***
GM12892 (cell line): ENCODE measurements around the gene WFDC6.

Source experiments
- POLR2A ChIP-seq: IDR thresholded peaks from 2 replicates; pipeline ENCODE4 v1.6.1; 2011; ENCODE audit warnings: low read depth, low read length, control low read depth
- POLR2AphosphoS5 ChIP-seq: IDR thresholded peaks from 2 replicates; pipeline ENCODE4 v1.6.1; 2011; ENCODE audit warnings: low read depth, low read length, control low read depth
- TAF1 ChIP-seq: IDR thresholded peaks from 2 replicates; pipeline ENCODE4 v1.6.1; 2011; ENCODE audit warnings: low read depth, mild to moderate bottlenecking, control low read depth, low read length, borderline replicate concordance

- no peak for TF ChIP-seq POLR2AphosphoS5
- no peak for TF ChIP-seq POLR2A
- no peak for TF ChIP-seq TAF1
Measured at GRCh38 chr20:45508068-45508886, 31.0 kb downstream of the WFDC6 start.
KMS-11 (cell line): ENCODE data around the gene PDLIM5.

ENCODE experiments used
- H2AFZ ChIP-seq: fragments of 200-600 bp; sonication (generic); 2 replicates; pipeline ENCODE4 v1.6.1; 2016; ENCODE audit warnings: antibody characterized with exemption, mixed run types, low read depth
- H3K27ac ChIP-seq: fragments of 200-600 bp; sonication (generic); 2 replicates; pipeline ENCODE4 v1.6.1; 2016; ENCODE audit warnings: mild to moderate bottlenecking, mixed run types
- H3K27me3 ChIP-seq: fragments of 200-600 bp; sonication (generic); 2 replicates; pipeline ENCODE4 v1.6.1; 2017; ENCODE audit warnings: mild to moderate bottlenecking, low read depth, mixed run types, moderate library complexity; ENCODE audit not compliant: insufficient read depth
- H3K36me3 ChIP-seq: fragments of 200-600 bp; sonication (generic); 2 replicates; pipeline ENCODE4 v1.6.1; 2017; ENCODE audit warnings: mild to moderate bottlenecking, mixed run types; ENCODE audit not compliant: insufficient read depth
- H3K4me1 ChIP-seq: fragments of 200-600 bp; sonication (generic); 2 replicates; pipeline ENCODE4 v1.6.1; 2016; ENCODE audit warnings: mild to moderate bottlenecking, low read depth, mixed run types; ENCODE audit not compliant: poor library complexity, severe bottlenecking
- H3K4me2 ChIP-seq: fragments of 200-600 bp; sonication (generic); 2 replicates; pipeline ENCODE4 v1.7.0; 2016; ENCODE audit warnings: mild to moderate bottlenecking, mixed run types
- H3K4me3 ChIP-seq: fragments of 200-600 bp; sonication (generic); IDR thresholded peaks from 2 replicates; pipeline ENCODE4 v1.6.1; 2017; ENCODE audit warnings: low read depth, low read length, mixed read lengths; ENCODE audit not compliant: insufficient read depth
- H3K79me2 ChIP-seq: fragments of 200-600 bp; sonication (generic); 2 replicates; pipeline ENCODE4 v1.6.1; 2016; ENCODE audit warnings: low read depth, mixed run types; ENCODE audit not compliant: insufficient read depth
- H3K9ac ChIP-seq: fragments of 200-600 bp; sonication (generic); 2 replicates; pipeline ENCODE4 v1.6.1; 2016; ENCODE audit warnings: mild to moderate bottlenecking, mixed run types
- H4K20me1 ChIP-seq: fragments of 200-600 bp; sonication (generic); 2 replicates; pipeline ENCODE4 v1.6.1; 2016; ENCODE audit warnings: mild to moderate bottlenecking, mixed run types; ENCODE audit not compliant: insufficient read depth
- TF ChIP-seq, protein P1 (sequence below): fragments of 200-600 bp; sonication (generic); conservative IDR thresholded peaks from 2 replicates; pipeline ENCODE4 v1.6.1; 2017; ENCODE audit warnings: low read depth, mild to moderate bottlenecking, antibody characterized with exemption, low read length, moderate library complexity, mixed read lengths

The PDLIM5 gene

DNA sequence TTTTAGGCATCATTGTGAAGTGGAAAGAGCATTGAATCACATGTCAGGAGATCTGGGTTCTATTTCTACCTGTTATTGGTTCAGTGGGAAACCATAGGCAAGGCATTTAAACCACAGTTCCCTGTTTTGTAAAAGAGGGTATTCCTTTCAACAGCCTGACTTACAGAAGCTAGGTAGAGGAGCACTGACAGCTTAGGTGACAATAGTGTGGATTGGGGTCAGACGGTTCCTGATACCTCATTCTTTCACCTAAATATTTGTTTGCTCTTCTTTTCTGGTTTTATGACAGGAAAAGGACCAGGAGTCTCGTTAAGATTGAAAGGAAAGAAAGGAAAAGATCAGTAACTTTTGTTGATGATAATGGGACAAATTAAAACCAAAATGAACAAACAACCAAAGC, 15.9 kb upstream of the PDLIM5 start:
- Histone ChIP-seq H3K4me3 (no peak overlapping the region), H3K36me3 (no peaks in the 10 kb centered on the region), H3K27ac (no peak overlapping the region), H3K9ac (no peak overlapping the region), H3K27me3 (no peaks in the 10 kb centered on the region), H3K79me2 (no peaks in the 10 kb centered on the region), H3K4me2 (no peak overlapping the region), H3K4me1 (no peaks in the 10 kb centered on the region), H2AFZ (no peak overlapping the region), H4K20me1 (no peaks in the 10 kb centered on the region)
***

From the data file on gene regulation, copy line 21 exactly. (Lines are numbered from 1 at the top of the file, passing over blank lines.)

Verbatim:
- H4K20me1 ChIP-seq: fragments of 200-600 bp; sonication (generic); 2 replicates; pipeline ENCODE4 v1.6.1; 2016; ENCODE audit warnings: mild to moderate bottlenecking, mixed run types; ENCODE audit not compliant: insufficient read depth